6 But Abram said unto Sarai, Behold, thy maid is in thy hand; do to her as it pleaseth thee. And when Sarai dealt hardly with her, she fled from her face.
    7 And the angel of the Lord found her by a fountain of water in the wilderness, by the fountain in the way to Shur.
    8 And he said, Hagar, Sarai's maid, whence camest thou? and whither wilt thou go? And she said, I flee from the face of my mistress Sarai.
    She was found by “the angel of the Lord”, the first of two interactions, “in the way to Shur”
  • ~80 miles
    Mamre = Hebron (Genesis 13v18)
    Hagar seeking to return to Egypt via Shur
  • Genesis 16
    Suggests that Hagar had previously not submitted to her mistress – this may have been the root cause of her affliction
    9 And the angel of the Lord said unto her, Return to thy mistress, and submit thyself under her hands.
    10 And the angel of the Lord said unto her, I will multiply thy seed exceedingly, that it shall not be numbered for multitude.
    11 And the angel of the Lord said unto her, Behold, thou art with child, and shalt bear a son, and shalt call his name Ishmael; because the Lord hath heard thy affliction.
    12 And he will be a wild man; his hand will be against every man, and every man's hand against him; and he shall dwell in the presence of all his brethren.
    13 And she called the name of the Lord that spake unto her, Thou God seest me: for she said, Have I also here looked after him that seeth me?
    14 Wherefore the well was called Beer-lahai-roi; behold, it is between Kadesh and Bered.
    15 And Hagar bare Abram a son: and Abram called his son's name, which Hagar bare, Ishmael.
    16 And Abram was fourscore and six years old, when Hagar bare Ishmael to Abram.
    Aside: Hagar and Sarai’s rivalry
    • Hagar probably a young woman
    • Hagar conceiving showed that it was Sarai that was barren (i.e. not Abram)
    • Rivalry comparable to Hannah and Peninnah (1 Samuel 1 v 6)
    Conclusion: a very difficult situation for Sarai
    Hagar clearly had some understanding of God and His covenants (and Omniscience). Could be read two ways – thankful that God had seen her or else resentful that there is no escape from His ever watchful eye
    Promises made to Hagar, on account of her association with Abram, the Friend of God. Ishmael the father of the Arab races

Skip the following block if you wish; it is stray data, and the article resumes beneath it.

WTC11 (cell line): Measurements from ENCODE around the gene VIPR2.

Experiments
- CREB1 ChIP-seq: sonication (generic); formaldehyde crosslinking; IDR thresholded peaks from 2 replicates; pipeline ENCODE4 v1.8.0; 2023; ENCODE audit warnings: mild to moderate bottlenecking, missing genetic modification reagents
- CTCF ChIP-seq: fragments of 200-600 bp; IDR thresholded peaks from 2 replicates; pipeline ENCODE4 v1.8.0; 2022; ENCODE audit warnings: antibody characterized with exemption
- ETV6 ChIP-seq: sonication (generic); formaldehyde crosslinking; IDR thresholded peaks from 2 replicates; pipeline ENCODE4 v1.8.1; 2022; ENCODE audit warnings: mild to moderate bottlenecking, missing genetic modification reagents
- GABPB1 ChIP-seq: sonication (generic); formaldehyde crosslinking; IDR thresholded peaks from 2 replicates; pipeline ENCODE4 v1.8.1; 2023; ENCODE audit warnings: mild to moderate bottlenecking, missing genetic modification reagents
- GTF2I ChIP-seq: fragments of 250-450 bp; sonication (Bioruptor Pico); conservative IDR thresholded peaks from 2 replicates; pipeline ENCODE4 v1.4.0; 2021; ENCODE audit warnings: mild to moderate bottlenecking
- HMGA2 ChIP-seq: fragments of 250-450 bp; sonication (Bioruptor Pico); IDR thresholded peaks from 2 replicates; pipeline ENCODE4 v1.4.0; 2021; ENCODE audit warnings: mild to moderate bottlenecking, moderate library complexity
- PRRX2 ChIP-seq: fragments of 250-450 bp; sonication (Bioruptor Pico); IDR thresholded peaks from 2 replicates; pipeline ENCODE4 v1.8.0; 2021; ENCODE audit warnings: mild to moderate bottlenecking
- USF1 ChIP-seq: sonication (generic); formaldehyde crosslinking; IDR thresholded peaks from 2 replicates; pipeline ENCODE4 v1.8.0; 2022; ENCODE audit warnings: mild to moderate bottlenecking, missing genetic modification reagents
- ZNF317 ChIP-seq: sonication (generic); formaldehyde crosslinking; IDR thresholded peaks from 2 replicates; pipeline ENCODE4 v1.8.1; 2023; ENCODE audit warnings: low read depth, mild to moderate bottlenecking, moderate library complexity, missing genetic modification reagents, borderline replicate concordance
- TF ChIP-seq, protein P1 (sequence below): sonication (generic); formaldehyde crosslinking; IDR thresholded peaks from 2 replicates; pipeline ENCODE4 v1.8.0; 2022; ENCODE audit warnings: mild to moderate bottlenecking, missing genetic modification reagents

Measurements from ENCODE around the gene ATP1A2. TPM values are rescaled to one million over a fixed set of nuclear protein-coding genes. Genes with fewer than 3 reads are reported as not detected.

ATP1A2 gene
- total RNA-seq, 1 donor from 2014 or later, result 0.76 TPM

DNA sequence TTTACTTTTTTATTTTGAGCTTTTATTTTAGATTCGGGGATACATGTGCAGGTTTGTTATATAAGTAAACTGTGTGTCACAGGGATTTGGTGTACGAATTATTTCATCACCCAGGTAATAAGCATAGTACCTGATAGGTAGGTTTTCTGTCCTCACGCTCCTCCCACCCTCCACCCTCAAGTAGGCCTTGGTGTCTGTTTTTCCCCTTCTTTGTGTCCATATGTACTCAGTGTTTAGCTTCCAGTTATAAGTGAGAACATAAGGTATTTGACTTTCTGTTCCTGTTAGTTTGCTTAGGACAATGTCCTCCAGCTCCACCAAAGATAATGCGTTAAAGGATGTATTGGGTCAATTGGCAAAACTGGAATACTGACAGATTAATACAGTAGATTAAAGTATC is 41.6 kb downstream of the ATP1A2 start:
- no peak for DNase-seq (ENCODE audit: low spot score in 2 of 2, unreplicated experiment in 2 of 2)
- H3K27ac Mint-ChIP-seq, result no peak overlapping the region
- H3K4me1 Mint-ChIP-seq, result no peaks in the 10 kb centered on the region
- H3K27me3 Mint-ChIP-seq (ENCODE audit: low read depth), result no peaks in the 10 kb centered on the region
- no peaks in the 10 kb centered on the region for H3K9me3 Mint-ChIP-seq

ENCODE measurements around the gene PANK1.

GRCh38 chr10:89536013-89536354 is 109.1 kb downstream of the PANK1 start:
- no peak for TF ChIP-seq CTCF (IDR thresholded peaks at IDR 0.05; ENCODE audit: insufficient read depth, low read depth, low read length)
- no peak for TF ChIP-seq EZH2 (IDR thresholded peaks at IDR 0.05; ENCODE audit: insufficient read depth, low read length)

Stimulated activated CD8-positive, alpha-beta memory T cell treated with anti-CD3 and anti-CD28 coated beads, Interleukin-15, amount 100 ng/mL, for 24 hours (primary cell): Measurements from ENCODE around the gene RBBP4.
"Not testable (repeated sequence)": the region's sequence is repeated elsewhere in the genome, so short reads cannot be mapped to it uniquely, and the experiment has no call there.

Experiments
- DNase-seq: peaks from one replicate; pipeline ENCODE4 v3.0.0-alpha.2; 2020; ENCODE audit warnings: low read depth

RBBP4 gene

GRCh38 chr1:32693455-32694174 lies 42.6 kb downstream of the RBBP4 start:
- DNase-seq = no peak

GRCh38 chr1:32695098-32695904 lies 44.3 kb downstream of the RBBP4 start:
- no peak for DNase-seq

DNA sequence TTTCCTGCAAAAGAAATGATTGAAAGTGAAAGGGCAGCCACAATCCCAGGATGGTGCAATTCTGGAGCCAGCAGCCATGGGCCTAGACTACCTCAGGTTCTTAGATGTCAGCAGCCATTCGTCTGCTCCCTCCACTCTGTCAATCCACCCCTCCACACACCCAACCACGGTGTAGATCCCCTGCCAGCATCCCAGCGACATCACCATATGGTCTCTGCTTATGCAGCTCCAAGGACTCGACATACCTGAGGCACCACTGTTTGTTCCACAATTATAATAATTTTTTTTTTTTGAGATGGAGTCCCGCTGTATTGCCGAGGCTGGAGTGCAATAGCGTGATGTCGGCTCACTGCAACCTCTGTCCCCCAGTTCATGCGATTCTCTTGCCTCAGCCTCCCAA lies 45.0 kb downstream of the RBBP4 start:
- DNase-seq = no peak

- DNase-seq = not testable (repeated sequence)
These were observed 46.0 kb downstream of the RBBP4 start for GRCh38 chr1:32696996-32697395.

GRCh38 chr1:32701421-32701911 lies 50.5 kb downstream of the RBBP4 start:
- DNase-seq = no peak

• 14 years pass...
    [cp. Gen. 16 v 16 and Gen. 21 v 5]
  • Genesis 21
    Son of Hagar “the Egyptian” shows Egyptian character – beginning of persecution
    It is made clear to Abraham that it is God’s will that Hagar and Ishmael are thrust out – this was an enactment of the allegory that Paul expounds in Galatians chapter 4. God describes Hagar as a “bondwoman” showing her true status in His eyes
    1 And the Lord visited Sarah as he had said, and the Lord did unto Sarah as he had spoken.
    2 For Sarah conceived, and bare Abraham a son in his old age, at the set time of which God had spoken to him.
    3 And Abraham called the name of his son that was born unto him, whom Sarah bare to him, Isaac.
    4 And Abraham circumcised his son Isaac being eight days old, as God had commanded him... ... ... ...
    8 And the child grew, and was weaned: and Abraham made a great feast the same day that Isaac was weaned.
    9 And Sarah saw the son of Hagar the Egyptian, which she had born unto Abraham,
    mocking.
    10 Wherefore she said unto Abraham, Cast out this bondwoman and her son: for the son of this bondwoman shall not be heir with my son, even with Isaac.
    11 And the thing was very grievous in Abraham's sight because of his son.
    12 And God said unto Abraham, Let it not be grievous in thy sight because of the lad, and because of thy bondwoman; in all that Sarah hath said unto thee, hearken unto her voice; for in Isaac shall thy seed be called.
    13 And also of the son of the bondwoman will I make a nation, because he is thy seed.
    Nothing to do with Hagar that received blessings, “because he is thy [Abraham’s] seed”
  • Genesis 21
    14 And Abraham rose up early in the morning, and took bread, and a bottle of water, and gave it unto Hagar, putting it on her shoulder, and the child, and sent her away: and she departed, and wandered in the wilderness of Beer-sheba.
    15 And the water was spent in the bottle, and she cast the child under one of the shrubs.
    16 And she went, and sat her down over against him a good way off, as it were a bowshot: for she said, Let me not see the death of the child. And she sat over against him, and lift up her voice, and wept.
    17 And God heard the voice of the lad; and the angel of God called Hagar out of heaven, and said unto her, What aileth thee, Hagar? fear not; for God hath heard the voice of the lad where he is.
    18 Arise, lift up the lad, and hold him in thine hand; for I will make him a great nation.